If visiting Buenos Aires I would definitely recommend a laminated city map (showing EVERY street, not just major ones). It’s very useful when walking the streets, taking a cab, or exiting the subways when you may not know what corner or direction you’re facing.
I bought a great city map at Mapsco in Denver (the best map store in Denver), so I had a good layout of the neighborhood we were in, and it came in useful, and often we had to duck into a shop to orient ourselves (especially after exiting the subway).
As noted every street is packed with businesses, which means we didn’t have to venture far if we needed something. Within one block of our hostel we had coffee shops, a large long narrow supermarket, and specialty stores selling everything from paint, socks, candles, and much more. Occasionally I would wander into a building, only to find it open up into a big staircase or courtyard with more halls and stairways. Exploring the back door of a restaurant, or side door of a building is a paradise for an urban explorer.
The first few days we walked around the northwest side of the city: Barrio Norte, Recoleta, and Palermo. Palermo is less dense than other areas, and we visited the Botanic Gardens and Buenos Aires Zoo the first week. One thing we missed in this area was the Evita Museum.
The Recoleta Cemetary is where famous first wife Evita Peron is buried. Recoleta is a very beautiful and trendy neighborhood. Walking the streets of Recoleta, and all of the northwest side of the city we were among some of the most naturally beautiful people we’d seen. Everyone seemed to have a sense of class and confidence, and even the elderly folks we saw on the street were well made up and independent, although I wondered how frail old ladies could open the huge iron doors gracing many buildings.
At the cemetery a young couple approached us offering to give us a tour for a donation which benefited a local orphanage. We joined them and they showed us around. Many notable people from Argentina are buried here, and it’s a famous landmark of the city.
The Buenos Aires provincial elections were being held Sunday, and we saw several political demonstrations while walking the town.Argentina has a long history of political and financial swings, and it was great to see people of all ages standing up for their beliefs in an assertive yet peaceful way. Also adding to the political scene was George Bush’s visit to Mar del Plata, Argentina, for the Summit of the Americas in November. Upon returning home I followed the story closed, and unfortunately Mar del Plata had succumbed violent behavior from protestors, leaving many residents to simply leave and close up shop” for those days. The newspapers also expressed concern about how much resource were being given to the security and protection of the U.S. president. The Argentines and I did not disagree on our dislike of the U.S. president, and I found thinking if I was disliked by almost the entire majority of a country, I most likely would not visit, tax their resources, and contribute to the certain destruction of businesses and violence behavior caused vis-a-vis my visit. Another interesting thing we learned was that voting is compulsory, and to maintain your citizenship in Argentina you must participate in voting. We brought this up with a few people we talked politics with, and none had any problem or issue with this whatsoever. I think the opinion would be different here in the States. Residents of Buenos Aires are known as Portenos, or People of the Port. We found people in Buenos Aires to be friendly, helpful, and although my Spanish was not very good the time, when I had questions about directions or other things people went out of their way to help.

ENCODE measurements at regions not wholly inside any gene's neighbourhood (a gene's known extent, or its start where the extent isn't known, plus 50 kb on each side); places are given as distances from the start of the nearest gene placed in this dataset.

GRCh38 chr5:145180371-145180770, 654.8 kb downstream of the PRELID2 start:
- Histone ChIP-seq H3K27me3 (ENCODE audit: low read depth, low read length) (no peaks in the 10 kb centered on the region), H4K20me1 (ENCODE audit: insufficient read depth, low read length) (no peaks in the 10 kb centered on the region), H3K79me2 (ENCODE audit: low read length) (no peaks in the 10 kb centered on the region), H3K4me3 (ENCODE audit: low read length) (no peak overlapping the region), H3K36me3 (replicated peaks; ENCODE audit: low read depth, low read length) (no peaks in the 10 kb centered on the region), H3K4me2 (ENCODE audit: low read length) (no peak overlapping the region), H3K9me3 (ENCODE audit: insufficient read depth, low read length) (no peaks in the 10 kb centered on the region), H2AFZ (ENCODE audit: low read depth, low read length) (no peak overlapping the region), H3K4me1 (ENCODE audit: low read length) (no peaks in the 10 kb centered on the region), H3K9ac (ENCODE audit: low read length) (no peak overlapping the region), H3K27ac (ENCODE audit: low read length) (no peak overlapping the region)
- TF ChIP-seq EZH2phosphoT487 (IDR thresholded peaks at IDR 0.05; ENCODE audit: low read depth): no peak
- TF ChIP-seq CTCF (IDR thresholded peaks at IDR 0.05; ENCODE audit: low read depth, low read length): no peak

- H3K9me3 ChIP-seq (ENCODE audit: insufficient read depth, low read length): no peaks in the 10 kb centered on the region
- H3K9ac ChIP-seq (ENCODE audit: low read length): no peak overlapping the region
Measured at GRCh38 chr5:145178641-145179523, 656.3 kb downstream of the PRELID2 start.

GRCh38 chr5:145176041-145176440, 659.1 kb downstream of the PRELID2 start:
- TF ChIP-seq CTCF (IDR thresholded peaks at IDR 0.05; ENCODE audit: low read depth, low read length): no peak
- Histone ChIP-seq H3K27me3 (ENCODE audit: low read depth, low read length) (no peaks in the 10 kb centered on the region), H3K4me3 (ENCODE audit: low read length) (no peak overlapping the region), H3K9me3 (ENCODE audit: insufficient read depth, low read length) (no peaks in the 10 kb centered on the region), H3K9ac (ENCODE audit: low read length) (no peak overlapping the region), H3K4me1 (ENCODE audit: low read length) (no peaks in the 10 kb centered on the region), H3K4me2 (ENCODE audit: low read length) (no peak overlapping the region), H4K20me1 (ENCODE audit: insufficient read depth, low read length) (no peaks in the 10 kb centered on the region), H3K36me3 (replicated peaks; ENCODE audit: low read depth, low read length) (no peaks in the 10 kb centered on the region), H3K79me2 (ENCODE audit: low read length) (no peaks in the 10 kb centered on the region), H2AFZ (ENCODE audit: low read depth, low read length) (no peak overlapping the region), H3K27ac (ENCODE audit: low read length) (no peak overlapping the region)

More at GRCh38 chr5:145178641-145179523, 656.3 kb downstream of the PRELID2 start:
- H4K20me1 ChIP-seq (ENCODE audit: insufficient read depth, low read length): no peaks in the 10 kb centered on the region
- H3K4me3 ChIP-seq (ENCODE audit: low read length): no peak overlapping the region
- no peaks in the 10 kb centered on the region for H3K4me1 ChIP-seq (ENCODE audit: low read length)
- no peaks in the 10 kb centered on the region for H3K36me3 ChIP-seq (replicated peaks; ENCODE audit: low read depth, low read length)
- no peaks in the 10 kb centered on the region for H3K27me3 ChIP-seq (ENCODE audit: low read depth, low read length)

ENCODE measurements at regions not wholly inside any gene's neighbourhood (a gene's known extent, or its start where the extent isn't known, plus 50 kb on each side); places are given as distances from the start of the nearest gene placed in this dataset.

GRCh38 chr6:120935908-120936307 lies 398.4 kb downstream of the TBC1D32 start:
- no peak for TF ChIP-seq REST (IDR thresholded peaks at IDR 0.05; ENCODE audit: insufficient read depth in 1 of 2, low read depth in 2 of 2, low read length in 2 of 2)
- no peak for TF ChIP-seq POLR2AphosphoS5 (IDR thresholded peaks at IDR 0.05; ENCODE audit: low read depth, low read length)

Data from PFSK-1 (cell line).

I’m currently taking Spanish lessons, and wish I had taken my classes before traveling to B.A., but I found with the tiny bit of Spanish I knew and some English they knew we did ok. Occasionally we had some surprises at restaurants when our food would arrive, but that just added to the enjoyment and adventure of the trip. Even though some people do speak English, if you know a bit of basic Spanish your efforts are appreciated. We may not have spoken with everyone correctly, but we communicated, and that’s what is important when overcoming a language barrier.
“It is Necessary”